Thursday, May 15, 2014

A Subtle, Surreal Flash Fiction Story: "Tumbleweeds."

I've posted this before, but figure since that was a couple/few years ago, let's re-acquaint ourselves with this surreal lil' horror tale.

I was reminded of this the other day when I commented on a thread on FB how the Original Outer Limits left a big impression on my wee, warped mind, remembering afterwards an episode with sentient tumbleweeds or some such thing, and how I am sure something from way back then influenced the tale that is the focus of this blog post.

Is it just blog or is it post or blog post? Ahhhh, thinking out loud.

Anyway, I was also reminded of the title story to my new collection, Autumn in the Abyss, and how it goes surreal toward the end, what with an appearance by Jack Kerouac and, well, you'll have to see.  If there's such a thing as Extreme Surrealism, it might qualify, haha...

Anyway, for your reading pleasure or amusement or brow-furrowing WTF was that, John Claude?, I give you "Tumbleweeds."  Originally published in the Small Bites anthology from around 2005, I believe.  An oldie but not bad, not bad at all.

500 words and...




By John Claude Smith




     The red mottled diaper rash that had spread down Tommy’s thighs inspired cacophonous vocal complaints from the baby. 

     “Darrin, he needs his ointment and a change.  What are we going to do?” 

     They both froze as the feverish wind continued to howl and lash, tumbleweeds bounding like stray beach balls across the strange, full-moon bathed luminescence of the desert.  But the howling that most perturbed them had nothing to do with the wind.  It seemed there was a pack of coyotes prowling the perimeter of the tiny ramshackle shack. 

     A pack of coyotes whose presence remained a mystery. 

     The car had broken down twenty yards from the shack.  Lacking a cell phone connection, Darrin and Carrie, with baby Tommy in tow, had made a dash to the shack for the slim possibility it would have a phone or, at the very least, that it would provide a more comfortable shelter.  They were wrong on both counts.  There was no electricity in the abandoned shack and the one glassless window permitted the wind’s turbulent trespass as it rustled dust and debris within the cramped confines.  They even had to prop a wooden chair against the door to keep it shut.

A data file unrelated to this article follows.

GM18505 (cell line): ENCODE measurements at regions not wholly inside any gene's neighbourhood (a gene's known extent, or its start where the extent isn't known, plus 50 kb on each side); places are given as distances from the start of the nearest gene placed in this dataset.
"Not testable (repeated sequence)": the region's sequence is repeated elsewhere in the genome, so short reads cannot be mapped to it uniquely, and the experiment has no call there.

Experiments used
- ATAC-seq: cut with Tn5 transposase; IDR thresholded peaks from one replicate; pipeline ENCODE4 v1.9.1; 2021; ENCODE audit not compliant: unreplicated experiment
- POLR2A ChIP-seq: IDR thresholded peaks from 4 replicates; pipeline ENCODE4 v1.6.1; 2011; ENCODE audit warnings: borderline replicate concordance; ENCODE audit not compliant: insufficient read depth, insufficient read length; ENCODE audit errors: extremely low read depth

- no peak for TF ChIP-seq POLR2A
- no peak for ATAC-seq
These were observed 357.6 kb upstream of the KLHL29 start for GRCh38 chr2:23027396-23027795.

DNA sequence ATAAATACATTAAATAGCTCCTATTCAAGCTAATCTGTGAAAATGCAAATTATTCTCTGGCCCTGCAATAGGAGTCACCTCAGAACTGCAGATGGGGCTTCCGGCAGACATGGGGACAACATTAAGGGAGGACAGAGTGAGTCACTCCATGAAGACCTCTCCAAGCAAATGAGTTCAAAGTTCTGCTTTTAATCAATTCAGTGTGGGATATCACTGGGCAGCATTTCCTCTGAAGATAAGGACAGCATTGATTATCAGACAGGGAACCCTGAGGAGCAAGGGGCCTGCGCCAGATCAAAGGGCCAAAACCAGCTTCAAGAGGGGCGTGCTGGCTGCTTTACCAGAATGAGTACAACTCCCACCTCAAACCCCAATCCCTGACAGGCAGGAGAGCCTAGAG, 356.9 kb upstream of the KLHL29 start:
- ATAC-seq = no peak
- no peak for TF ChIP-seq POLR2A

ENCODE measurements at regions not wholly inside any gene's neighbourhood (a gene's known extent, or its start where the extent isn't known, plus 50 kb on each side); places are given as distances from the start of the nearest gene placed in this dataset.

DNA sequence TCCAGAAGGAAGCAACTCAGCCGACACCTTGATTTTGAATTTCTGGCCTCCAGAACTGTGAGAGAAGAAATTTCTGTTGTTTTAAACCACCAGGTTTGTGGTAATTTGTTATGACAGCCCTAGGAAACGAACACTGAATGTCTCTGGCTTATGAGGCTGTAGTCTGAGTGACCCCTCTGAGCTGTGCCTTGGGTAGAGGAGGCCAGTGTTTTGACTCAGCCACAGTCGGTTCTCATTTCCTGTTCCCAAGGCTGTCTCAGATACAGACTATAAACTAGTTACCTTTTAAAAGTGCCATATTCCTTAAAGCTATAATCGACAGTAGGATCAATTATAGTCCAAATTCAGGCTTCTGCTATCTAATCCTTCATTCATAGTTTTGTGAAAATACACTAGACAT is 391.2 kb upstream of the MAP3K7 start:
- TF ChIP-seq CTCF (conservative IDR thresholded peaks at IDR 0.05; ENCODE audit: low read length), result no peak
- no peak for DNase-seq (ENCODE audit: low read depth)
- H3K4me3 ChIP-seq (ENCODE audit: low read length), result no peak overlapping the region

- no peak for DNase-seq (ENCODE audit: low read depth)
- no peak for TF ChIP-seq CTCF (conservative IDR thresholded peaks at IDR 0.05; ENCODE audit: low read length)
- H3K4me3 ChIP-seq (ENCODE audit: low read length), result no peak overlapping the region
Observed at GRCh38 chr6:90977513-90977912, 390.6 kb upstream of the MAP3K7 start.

Now, with the desperate, forlorn howl of the coyotes resonating all around them, any trek back to the car to retrieve the diaper bag, idiotically forgotten in their haste, seemed unlikely.  And yet, as Darrin peered out the lone window, all he saw were loping tumbleweeds. 

     Tommy increased his volume, drowning out the coyotes’ chorus.  Or had they retreated?  Minutes passed in which only Tommy’s harried screech and the whining shriek of the wind battled unsuccessfully for dominance.  Darrin’s squint-eyed perusal out the window still revealed no sign of coyotes.  He had yet to see any, having only heard their agitated wails.          

     “I’m going to chance a run to the car.”

     Carrie hugged the bawling baby.  “Are you sure?”       

     “I think the coast is clear.”  

     Without hesitation, Darrin moved the chair and darted out.  Carrie yelled, “Be safe,” and re-propped the chair against the doorknob, all the while feebly attempting to pacify Thomas. 

     Instantly, the coyotes commenced with a caterwauling racket, accentuated by Darrin’s anguished, stunned cries.  Carrie gasped, clutching Tommy tighter.  She heard meaty ripping sounds, distraught yelps from Darrin, and finally, silence.  Even from Tommy.

     It seemed the wind even paused, before brusquely shaking the shack some more.

     There was a dull knocking at the door. 


     She glanced out the window—no coyotes—and swiftly, anxiously pushed aside the chair, prepared to drag Darrin in with her free arm if necessary.  The wind shoved the door open.  She did not see him.         


     A tumbleweed struggled against her ankles.  “Help me,” it pleaded, in Darrin’s voice.

     “Oh…my…” she whispered, dumbfounded.

     Looking out at the tumbleweed cluttered landscape, she noticed with shock and bewilderment that none of the tumbleweeds were tumbling to the wind’s relentless caress anymore. 

     They were slowly, steadily pacing towards the open door.    
Creepy, eh?  Surreal, for sure.  I like what that does even now. I can't say that about all of my older fiction, but this one brings a smile.
A new blog/post/blog post/dear god(s) what do we call it? will be up soon; sooner than this one. I am thinking a Horror Book Recommendations list and/or/and one for catching up on the reviews for Autumn in the Abyss (here's the latest Goodreads review; great stuff, eh?) and I really need to catch up on publications, stories just out and upcoming...and even poetry.  So, a lot waiting in the wings, but for now they will glide above us awaiting my next blog/post/blog post/help, please help...
Here's a house under attack via those nasty tumbleweeds.  I told you they're sentient... 
:-P :-)